I understand this with preventive care, where the payoffs may not come until many years later. But surely any insurance company doesn't expect to regularly lose costumers in a 9-month span?
Disclaimer: this post is not intended to offend anyone who spews constant drivel. --PhilKing
0

#9 User is offline   phil_20686 

  • Scotland
  • PipPipPipPipPipPipPip
  • Group: Advanced Members
  • Posts: 2,562
  • Joined: 2008-August-22
  • Gender:Male
  • Location:Scotland

Posted 2012-February-13, 08:38

View Posthrothgar, on 2012-February-13, 07:10, said:

2. (Approximately) 28 states have the precise same set of restrictions at the state level. This requirement is neither new, nor controversial.


I am a bit unclear on some of the details, but it feels like this is a case of poor regulation. In Europe there are lots of countries that have some form of private insurance, but there is a difference, because the individual gets to choose their own coverage, and then claim tax relief out their earnings so the institution is never directly involved. I'm not sure if this was planned but it does void any type of institutional problem, and just seems much better.

I'm not sure that I would like my employer to know the details of my health insurance plan anyway. If you are a company employee who adds pregnancy cover to your health insurance, it seems like a great way for them to find ways to sideline you. (Don't know what regs cover insurance in the US, but in the UK most private insurance does not cover pregnancy, because labour is safer in full service NHS hospitals, but it means that if you have private health insurance through your company, which is common among companies which send you abroad, you sometimes have to ask specially to get pregnancy related cover added, which somehow feels like a breach of privacy to me.)

At any rate, this obviously is a breach of the first amendment. You cannot require institutions to provide a service in violation of their religious belief. Admittedly, while one could in theory claim anything as a religious exemption from just about anything, in practice courts are pretty good at applying a bit of common sense. However, I doubt the courts will uphold a law against a religious belief/tradition that has been documented and practiced for (much) longer than your country has existed.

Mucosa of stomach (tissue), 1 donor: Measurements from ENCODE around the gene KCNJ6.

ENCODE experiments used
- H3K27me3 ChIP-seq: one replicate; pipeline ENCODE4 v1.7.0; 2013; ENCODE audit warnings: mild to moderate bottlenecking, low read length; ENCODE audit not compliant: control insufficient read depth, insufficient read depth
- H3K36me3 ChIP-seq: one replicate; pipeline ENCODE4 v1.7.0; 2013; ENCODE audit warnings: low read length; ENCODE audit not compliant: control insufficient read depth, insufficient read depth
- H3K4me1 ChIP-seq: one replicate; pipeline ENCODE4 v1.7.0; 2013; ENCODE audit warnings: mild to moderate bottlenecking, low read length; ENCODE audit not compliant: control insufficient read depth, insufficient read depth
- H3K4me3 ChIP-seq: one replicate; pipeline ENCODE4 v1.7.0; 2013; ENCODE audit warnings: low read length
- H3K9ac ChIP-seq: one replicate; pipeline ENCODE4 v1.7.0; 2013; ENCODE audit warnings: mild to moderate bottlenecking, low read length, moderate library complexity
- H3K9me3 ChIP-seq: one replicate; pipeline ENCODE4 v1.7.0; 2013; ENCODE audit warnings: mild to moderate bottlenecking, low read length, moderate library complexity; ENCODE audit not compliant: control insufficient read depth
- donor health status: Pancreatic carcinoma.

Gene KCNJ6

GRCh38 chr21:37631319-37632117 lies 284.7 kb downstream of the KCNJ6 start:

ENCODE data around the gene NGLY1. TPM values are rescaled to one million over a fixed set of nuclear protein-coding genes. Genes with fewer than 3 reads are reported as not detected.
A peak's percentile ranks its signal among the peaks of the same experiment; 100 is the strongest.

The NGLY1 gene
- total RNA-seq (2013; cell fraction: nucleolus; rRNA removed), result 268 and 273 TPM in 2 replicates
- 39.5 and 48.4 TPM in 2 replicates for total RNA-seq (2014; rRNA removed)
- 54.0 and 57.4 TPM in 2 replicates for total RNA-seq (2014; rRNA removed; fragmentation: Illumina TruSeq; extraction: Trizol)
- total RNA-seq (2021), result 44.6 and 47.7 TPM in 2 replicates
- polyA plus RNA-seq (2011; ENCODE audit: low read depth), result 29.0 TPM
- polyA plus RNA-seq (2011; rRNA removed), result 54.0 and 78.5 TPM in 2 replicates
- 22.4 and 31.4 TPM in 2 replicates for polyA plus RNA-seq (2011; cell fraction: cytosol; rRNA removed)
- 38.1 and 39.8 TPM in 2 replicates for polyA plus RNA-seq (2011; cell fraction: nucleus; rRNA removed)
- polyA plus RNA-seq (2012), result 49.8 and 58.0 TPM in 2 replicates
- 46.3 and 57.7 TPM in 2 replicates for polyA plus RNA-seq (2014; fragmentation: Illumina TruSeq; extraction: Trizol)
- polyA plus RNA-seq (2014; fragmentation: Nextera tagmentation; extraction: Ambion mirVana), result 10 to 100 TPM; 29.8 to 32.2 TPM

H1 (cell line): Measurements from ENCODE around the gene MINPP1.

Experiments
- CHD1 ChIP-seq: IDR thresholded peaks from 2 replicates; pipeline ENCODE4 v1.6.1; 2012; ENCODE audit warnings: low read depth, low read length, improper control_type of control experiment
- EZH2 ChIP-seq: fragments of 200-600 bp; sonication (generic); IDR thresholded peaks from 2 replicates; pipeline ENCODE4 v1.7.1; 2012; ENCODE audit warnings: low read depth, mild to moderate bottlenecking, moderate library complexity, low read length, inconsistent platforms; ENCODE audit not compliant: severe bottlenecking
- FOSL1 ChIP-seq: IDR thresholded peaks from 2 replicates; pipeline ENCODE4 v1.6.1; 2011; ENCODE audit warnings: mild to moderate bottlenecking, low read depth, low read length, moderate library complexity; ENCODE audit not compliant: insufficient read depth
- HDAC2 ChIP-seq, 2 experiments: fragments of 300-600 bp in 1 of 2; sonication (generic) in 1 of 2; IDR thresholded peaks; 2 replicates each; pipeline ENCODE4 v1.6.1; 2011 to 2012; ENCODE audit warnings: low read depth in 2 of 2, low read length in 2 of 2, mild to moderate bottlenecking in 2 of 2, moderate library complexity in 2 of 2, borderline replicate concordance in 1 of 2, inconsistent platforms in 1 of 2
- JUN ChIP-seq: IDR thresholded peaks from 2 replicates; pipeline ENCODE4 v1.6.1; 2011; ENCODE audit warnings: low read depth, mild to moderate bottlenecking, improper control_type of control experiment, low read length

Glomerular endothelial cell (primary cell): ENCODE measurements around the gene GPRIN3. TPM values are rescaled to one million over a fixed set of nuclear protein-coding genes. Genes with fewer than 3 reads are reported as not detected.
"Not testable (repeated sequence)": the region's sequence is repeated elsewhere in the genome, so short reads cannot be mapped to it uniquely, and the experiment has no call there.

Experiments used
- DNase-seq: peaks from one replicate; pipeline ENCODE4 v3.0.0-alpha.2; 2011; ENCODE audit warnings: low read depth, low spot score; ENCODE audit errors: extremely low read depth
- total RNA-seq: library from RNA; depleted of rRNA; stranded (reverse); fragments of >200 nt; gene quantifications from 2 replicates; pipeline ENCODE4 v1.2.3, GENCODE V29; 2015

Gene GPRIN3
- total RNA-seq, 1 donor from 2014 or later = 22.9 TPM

The physics is theoretical, but the fun is real. - Sheldon Cooper
0

#10 User is offline   phil_20686 

  • Scotland
  • PipPipPipPipPipPipPip
  • Group: Advanced Members
  • Posts: 2,562
  • Joined: 2008-August-22
  • Gender:Male
  • Location:Scotland

Posted 2012-February-13, 08:44

View Postcherdano, on 2012-February-13, 07:53, said:

Something I don't understand: why does this have to be mandated in the first place? Wouldn't any insurance company offer free contraception as part of they coverage anyway?


The mandate is that all people/persons must have insurance covering at least X, Y, Z. You are still free to choose from any health insurance plan that the insurance companies offer. Except for reasons I don't understand, insurance in the US is (often) provided by employers, which seems weird to me.

If you made it up to the individual, and removed institutions from the loop, the RCC would just live with it, like they do pretty much everywhere else. In fact, the RCC even has a teaching that covers that tpye of thing, you are only responsible for what you do with your money. If you give your money to some one else (govt/friend/poor) you are not responsible if they do something bad, unless you could have reasonably forseen and prevented it without causing a worse evil. Think its called "distributed responsibility"? Not sure, off to look it up over lunch.
The physics is theoretical, but the fun is real. - Sheldon Cooper
0

#11 User is offline   PassedOut 

  • PipPipPipPipPipPipPip
  • Group: Advanced Members
  • Posts: 2,718
  • Joined: 2006-February-21
  • Location:Upper Michigan
  • Interests:Music, films, computer programming, politics, bridge

Posted 2012-February-13, 09:27

View Posthrothgar, on 2012-February-13, 07:10, said:

1. The restrictions only apply to institutions that are taking Federal dollars. If you don't want to provide contraceptive services there is a very simple out.

Well said. Tax money should not be used to support religion in the first place.
The growth of wisdom may be gauged exactly by the diminution of ill temper. Friedrich Nietzsche
The infliction of cruelty with a good conscience is a delight to moralists that is why they invented hell. Bertrand Russell
0

#12 User is offline   cherdano 

  • 5555
  • PipPipPipPipPipPipPipPip
  • Group: Advanced Members
  • Posts: 7,179
  • Joined: 2003-September-04
  • Gender:Male

Posted 2012-February-13, 09:49

View Postphil_20686, on 2012-February-13, 08:44, said:

The mandate is that all people/persons must have insurance covering at least X, Y, Z. You are still free to choose from any health insurance plan that the insurance companies offer. Except for reasons I don't understand, insurance in the US is (often) provided by employers, which seems weird to me.

I am very familiar with the US system, but I don't think this answers my question. If there is only a requirement that the insurance covers pregnancy-related costs, wouldn't any sane insurance company offer birth control for free voluntarily? (In fact, if I understand right that is more or less how the proposed compromise works.)